An alternative is to team with a technology partner that brings solutions, best practices, and deep industry expertise in using smart technologies in auto manufacturing. That’s where Siemens can help.

Siemens’ Smart Manufacturing Xcelerator portfolio gives automotive manufacturers the tools to implement intelligent manufacturing. It includes a comprehensive digital twin that enables companies to simulate manufacturing. And its closed-loop feedback capabilities offer predictive insights that can be used to fine-tune manufacturing and increase uptime to maximize profitability. All of this is essential when focusing on the sustainability aspects of auto manufacturing.

Additional Resources

Drive production excellence with intelligent manufacturing

The automotive industry is facing unprecedented challenges, with rapid change and intense pressure to meet the demands of climate change, regulations, and consumers. Download Now

Modernize automotive factories with Siemens Smart Manufacturing solutions

Discover how automakers can transform their business with Smart Manufacturing solutions using state-of-the-art hardware and software to modernize production lines. Watch Now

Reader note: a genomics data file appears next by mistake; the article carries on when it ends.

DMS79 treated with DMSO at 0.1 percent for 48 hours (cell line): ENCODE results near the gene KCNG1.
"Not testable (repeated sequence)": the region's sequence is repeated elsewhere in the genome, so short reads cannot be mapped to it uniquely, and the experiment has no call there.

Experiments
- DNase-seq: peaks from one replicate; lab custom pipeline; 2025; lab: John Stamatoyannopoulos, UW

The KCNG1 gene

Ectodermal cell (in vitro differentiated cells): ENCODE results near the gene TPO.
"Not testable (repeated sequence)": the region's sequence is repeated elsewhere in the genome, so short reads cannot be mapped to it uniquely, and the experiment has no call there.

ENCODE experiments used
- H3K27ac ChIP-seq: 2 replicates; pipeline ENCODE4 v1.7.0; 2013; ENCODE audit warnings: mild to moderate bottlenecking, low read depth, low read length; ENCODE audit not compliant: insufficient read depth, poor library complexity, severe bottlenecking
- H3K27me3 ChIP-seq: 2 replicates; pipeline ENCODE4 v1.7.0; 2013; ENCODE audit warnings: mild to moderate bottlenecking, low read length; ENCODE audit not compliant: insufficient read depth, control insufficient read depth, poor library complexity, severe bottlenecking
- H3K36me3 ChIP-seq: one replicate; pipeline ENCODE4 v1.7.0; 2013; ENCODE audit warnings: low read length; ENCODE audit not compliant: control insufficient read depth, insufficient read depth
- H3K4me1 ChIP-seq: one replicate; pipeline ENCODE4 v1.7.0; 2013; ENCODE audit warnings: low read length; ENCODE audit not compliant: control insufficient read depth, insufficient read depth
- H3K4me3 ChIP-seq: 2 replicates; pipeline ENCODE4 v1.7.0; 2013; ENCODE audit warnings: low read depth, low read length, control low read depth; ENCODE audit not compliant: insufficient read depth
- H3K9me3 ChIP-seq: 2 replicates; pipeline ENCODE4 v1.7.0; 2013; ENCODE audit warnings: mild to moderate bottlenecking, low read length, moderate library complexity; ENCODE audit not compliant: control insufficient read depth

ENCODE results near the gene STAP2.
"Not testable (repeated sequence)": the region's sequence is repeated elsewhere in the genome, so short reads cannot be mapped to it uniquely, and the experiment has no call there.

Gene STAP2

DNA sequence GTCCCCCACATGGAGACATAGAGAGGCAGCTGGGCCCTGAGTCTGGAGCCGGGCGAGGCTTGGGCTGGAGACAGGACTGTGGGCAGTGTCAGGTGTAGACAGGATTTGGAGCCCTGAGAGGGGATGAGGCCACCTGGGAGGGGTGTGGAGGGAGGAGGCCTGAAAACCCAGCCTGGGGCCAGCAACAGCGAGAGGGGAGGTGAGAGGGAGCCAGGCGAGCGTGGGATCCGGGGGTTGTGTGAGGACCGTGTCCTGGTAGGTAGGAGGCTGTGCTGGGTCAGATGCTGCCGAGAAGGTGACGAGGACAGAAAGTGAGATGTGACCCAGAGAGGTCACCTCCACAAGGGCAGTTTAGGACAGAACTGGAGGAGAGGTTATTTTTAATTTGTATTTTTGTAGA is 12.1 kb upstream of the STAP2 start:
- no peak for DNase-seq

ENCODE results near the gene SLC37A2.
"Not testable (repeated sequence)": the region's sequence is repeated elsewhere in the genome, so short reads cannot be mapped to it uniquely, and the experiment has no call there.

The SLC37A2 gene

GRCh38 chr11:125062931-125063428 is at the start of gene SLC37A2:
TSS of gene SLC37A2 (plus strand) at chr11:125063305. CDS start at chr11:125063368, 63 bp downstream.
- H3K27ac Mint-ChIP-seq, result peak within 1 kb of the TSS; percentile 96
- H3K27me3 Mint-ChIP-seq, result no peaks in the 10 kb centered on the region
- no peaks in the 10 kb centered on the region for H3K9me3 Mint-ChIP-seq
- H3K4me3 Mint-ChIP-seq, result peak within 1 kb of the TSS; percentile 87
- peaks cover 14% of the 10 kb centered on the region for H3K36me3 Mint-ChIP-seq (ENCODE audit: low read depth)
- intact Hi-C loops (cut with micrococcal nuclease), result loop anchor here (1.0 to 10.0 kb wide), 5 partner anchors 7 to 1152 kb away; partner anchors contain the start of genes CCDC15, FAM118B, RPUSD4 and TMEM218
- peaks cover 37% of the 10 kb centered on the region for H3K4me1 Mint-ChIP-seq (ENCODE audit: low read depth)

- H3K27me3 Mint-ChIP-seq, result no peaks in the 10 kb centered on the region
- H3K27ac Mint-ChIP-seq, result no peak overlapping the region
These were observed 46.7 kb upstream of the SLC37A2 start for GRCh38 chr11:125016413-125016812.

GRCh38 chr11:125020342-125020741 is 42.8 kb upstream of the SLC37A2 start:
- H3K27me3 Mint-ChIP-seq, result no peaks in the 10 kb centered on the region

Virtual Manufacturing Development for the Automotive Industry

Companies in the automotive industry are pushing to develop the next generation of autonomous, electric, connected, and shared vehicles. View Now

Salvatore Salamone

About Salvatore Salamone

Salvatore Salamone is a physicist by training who has been writing about science and information technology for more than 30 years. During that time, he has been a senior or executive editor at many industry-leading publications including High Technology, Network World, Byte Magazine, Data Communications, LAN Times, InternetWeek, Bio-IT World, and Lightwave, The Journal of Fiber Optics. He also is the author of three business technology books.